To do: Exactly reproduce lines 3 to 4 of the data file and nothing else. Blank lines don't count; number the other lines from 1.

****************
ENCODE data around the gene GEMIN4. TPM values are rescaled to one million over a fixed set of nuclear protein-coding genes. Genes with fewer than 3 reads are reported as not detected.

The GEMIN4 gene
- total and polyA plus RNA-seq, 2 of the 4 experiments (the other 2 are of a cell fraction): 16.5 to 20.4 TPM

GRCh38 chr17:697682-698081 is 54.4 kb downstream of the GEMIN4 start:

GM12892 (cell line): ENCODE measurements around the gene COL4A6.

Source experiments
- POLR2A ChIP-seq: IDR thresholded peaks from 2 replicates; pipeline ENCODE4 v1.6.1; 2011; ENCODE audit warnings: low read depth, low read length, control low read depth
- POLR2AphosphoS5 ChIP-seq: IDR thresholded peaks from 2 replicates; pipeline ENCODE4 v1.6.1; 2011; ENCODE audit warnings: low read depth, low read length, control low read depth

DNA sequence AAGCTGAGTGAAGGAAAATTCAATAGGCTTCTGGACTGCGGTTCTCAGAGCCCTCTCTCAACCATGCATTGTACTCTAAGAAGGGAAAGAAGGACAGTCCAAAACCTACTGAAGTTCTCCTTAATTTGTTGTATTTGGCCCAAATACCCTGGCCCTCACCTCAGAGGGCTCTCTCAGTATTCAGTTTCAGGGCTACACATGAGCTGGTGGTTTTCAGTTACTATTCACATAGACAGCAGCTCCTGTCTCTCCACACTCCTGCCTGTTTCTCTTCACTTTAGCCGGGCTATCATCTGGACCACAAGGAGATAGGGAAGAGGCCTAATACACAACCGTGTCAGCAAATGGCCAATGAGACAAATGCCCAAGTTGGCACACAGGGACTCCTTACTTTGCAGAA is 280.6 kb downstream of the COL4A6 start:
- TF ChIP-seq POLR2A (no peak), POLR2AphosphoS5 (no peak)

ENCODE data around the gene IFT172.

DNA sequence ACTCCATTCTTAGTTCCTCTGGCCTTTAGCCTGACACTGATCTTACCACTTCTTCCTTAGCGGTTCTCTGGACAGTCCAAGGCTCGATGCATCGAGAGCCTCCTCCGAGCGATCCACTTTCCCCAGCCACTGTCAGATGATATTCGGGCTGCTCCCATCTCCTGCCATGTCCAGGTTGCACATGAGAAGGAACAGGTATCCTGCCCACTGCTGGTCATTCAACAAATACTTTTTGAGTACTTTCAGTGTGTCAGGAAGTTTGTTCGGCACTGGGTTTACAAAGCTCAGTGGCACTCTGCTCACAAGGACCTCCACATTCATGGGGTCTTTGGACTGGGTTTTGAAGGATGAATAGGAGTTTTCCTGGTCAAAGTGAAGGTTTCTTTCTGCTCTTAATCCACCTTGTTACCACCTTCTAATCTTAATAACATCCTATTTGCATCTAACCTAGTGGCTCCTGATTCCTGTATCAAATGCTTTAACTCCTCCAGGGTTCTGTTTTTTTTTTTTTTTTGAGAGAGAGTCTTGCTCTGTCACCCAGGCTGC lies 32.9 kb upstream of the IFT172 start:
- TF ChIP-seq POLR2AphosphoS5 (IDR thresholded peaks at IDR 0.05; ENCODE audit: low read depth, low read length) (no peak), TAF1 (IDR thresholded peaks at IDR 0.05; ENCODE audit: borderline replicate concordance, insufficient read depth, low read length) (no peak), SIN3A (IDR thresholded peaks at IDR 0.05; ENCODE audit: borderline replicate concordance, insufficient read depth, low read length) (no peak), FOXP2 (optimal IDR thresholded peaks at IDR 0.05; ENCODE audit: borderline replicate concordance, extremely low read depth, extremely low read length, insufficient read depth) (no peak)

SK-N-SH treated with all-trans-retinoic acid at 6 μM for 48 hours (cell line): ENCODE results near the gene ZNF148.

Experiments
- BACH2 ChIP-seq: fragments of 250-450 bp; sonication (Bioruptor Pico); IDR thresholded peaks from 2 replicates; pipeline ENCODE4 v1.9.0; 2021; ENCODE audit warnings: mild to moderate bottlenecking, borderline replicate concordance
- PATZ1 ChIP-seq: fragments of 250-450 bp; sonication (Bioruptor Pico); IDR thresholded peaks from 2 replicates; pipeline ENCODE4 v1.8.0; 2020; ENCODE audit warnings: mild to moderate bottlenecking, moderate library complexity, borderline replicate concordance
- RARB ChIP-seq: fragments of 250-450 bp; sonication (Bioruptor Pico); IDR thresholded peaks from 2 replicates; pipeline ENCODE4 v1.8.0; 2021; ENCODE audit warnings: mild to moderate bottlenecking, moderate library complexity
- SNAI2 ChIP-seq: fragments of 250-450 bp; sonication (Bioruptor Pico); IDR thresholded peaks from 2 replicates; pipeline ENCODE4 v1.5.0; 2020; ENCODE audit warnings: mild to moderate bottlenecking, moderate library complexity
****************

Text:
- total and polyA plus RNA-seq, 2 of the 4 experiments (the other 2 are of a cell fraction): 16.5 to 20.4 TPM

GRCh38 chr17:697682-698081 is 54.4 kb downstream of the GEMIN4 start: